Mikulski Statement at Full Committee Markup of the FY17 Interior and Financial Services Appropriations Bills


WASHINGTON, D.C.Today, U.S. Senator Barbara A. Mikulski (D-Md.), Vice Chairwoman of the Senate Appropriations Committee, participated in a Full Committee markup to consider the fiscal year 2017 Department of the Interior, Environment, and Related Agencies (Interior) and Financial Services and General Government (Financial Services) Appropriations bills.


The following are Vice Chairwoman Mikulski’s remarks, as prepared for delivery:


“Chairman Cochran, the Committee is having a busy week.  Senator Shelby and I have the Commerce, Justice, Science bill on the floor.  We met yesterday in Conference with the House for the Veterans Affairs-Military Construction bill and Zika emergency supplemental.  And here today we have the both the Interior and Financial Services Appropriations bills.  I appreciate your cooperation and bipartisanship that has resulted in nine reported bills with a total of only one dissenting vote.  Unfortunately, that streak ends today.


“Thank you, Chairman Murkowski and Ranking Member Udall for your work on this bill.  But unfortunately the inclusion of poison pill riders and deep funding cuts mean I cannot support this Interior bill.  The riders in the bill invite a Presidential veto and cannot be supported by Democrats.  Many of these poison pills are very familiar.  We rejected almost all of these riders last year in order to pass a bipartisan Omnibus.  The President will veto this bill as is, so poison pill riders only produce delay, not progress.


“I’m also disappointed in the deep cuts for core environmental and public health priorities.  Efforts to keep the air clean are cut by 10 percent.  Efforts to keep our water clean are cut by 10 percent.  And funding to keep endangered species from going extinct is cut by 15 percent.


“I’m especially disappointed in the riders and cuts because this Interior bill supports many priorities important to every member here.  The bill funds the National Park Service so we can celebrate a century of America’s ‘best idea,’ invest in cutting down the maintenance backlog, and rebuild parks.  The Interior bill also supports protections for the Chesapeake Bay and many other programs important to Maryland.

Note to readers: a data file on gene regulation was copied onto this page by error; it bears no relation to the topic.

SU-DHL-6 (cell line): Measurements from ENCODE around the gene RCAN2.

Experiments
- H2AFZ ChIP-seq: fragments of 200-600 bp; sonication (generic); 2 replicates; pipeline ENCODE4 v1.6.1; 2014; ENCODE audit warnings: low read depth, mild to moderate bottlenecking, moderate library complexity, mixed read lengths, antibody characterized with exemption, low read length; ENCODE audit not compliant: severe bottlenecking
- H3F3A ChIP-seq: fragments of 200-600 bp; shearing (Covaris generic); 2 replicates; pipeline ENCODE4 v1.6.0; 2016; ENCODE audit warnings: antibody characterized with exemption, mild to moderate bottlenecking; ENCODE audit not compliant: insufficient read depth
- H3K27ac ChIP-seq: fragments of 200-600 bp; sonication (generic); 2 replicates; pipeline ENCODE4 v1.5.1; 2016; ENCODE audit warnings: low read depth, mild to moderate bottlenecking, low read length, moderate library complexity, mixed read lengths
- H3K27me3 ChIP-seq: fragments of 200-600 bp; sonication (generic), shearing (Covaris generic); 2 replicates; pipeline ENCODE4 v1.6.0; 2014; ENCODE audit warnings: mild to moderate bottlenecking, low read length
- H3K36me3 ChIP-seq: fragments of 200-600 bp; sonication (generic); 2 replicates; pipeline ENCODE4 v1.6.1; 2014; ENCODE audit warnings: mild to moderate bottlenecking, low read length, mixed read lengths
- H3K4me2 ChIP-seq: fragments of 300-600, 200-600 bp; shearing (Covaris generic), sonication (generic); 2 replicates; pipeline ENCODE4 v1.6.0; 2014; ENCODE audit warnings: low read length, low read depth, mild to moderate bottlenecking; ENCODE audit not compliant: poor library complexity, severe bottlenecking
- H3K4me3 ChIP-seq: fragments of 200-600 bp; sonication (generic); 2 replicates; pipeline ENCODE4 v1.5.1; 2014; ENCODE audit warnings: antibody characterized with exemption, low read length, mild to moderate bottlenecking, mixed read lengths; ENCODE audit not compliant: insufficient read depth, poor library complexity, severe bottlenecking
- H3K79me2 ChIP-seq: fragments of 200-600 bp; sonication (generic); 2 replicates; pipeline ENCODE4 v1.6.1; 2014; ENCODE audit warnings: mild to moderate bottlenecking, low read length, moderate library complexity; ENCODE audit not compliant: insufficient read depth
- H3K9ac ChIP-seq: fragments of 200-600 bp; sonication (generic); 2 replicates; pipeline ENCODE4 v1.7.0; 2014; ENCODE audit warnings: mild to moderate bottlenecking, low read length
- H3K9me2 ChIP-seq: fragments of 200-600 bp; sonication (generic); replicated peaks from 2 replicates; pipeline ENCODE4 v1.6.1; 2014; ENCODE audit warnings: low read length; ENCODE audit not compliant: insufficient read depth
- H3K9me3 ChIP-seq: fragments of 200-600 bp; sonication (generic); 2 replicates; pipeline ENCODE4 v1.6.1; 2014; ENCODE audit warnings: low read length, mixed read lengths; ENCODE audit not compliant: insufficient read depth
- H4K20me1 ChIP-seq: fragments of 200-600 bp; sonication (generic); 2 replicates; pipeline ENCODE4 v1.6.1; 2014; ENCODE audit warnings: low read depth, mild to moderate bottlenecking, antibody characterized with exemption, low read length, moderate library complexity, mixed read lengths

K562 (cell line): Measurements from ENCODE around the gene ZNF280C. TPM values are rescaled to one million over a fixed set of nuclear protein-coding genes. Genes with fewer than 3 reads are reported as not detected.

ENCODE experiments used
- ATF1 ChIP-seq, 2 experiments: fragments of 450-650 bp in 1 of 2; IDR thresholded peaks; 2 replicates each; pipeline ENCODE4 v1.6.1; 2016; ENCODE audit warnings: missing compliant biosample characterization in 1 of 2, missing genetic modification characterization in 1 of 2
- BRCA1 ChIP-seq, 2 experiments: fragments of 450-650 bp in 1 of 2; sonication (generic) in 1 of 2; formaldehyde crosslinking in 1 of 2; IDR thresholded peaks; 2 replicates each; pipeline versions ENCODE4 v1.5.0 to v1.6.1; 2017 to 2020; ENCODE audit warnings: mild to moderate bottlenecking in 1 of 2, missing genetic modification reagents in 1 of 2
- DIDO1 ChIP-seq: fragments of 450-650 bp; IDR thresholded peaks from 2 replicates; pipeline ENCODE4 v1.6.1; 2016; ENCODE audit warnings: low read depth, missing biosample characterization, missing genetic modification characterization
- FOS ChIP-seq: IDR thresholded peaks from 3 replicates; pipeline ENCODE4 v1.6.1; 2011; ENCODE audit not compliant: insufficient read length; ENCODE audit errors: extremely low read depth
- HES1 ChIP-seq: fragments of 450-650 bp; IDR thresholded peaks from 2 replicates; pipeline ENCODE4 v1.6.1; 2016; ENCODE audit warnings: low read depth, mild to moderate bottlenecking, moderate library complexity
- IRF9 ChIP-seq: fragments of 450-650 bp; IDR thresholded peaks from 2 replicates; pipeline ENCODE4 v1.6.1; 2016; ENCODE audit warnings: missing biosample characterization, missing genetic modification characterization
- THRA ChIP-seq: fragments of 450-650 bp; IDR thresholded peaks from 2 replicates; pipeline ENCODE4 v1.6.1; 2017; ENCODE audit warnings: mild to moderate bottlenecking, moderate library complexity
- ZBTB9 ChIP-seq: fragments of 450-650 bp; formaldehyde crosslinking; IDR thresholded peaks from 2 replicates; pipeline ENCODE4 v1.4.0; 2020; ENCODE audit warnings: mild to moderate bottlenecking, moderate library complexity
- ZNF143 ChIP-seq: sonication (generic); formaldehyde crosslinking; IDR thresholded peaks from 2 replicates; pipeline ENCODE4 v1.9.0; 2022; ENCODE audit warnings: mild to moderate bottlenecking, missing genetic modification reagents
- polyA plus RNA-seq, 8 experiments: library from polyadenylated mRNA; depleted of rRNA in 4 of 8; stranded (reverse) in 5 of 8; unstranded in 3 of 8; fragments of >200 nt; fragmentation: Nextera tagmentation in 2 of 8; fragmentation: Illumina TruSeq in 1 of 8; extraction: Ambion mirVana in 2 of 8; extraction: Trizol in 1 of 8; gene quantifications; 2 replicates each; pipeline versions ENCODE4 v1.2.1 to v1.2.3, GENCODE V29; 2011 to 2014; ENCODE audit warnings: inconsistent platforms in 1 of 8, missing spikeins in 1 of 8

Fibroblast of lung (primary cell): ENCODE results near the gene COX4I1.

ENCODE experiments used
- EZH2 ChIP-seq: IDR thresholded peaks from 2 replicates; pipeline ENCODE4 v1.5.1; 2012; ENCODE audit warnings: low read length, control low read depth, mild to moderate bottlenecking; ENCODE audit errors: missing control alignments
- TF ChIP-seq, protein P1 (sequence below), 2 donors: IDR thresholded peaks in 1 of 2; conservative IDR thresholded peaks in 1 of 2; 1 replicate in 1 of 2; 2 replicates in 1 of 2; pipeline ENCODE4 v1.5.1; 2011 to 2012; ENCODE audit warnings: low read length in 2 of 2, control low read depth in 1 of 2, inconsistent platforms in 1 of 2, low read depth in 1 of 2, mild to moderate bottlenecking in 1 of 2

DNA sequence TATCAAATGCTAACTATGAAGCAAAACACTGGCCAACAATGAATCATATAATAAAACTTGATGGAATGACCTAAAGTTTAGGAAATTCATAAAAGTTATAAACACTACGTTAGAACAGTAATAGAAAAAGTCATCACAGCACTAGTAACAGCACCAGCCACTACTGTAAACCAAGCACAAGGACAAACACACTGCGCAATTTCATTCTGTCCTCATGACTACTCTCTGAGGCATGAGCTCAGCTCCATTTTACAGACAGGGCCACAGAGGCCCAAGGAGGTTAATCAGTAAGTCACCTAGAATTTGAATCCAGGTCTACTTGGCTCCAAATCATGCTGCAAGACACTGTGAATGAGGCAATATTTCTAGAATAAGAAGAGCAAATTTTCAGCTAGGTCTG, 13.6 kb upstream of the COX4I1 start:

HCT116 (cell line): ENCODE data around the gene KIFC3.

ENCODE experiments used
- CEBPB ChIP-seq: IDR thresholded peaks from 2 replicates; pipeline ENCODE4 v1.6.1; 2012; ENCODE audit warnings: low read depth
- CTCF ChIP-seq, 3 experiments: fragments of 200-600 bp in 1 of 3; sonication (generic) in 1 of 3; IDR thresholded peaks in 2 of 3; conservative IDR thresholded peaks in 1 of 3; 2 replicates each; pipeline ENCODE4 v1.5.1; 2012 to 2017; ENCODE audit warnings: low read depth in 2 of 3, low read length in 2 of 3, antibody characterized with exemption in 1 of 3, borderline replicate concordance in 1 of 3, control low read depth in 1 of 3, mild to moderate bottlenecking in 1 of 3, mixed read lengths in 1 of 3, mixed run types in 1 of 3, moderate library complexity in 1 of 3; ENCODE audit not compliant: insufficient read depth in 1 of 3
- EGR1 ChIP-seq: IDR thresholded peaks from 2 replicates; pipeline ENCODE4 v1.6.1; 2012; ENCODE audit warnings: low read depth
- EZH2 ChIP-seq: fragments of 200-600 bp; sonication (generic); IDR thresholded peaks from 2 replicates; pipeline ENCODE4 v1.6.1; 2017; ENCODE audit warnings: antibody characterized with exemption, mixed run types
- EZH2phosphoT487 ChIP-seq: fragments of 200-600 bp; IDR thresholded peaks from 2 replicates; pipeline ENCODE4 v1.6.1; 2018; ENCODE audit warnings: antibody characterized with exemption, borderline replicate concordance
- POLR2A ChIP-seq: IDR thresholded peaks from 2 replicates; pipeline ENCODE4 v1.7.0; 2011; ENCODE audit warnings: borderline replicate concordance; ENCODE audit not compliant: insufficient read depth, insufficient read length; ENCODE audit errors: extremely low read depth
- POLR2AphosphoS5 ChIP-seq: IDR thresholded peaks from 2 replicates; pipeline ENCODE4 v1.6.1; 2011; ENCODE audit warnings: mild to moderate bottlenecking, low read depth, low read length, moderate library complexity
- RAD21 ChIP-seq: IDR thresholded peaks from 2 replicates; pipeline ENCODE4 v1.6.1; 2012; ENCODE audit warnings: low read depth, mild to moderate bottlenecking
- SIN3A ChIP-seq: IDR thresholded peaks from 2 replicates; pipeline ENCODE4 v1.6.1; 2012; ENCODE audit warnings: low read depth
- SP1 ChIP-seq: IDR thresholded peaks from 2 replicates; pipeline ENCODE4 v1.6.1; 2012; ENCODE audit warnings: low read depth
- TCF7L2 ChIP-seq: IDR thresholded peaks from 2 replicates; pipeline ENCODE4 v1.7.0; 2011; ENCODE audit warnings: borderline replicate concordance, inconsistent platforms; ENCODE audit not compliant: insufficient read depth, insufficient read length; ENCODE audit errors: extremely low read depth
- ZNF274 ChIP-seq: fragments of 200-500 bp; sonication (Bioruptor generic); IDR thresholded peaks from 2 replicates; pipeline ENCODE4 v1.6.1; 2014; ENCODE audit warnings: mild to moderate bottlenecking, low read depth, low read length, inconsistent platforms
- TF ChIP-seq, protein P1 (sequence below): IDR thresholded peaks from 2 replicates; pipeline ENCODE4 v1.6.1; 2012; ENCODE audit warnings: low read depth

“The bill creates a new commission to honor the 100th anniversary of the 19th Amendment that gave women the right to vote – something we especially want to celebrate this election year.  I also want to recognize the increase in water infrastructure funding.  The small, but significant increase will help protect children from lead poisoning and modernize inadequate infrastructure.


“Turning to the Financial Services bill, I want to thank Chairman Boozman and Ranking Member Coons for producing a bill that avoids controversial riders.  I don’t love everything in the Financial Services bill.


“Along with Ranking Member Coons, I do not agree with some of the steep funding cuts – especially avoidable cuts to fee funded agencies like the Securities and Exchange Commission, which is frozen at the fiscal year 2016 level, and the Federal Communications Commission, which is cut by 11 percent.  I’m also disappointed no new funding for Office of Personnel Management (OPM) cyber improvements is included.


“But given that this is a fairly clean bill that does not include significant new authorizations or a long array of controversial poison pill riders, and meets a tough allocation with fair choices, I will support the bill.


“I am pleased that the bill makes permanent the provision requiring OPM to provide 10 years of credit monitoring and $5 million in identity theft insurance to victims of data breaches.  The bill also supports federal employees by allowing for a cost-of-living adjustment of 1.6 percent and including a provision preventing agencies from contracting out work that can and should be done by federal employees.


“Despite some disagreements on these bills, we stand ready to move the process along.”



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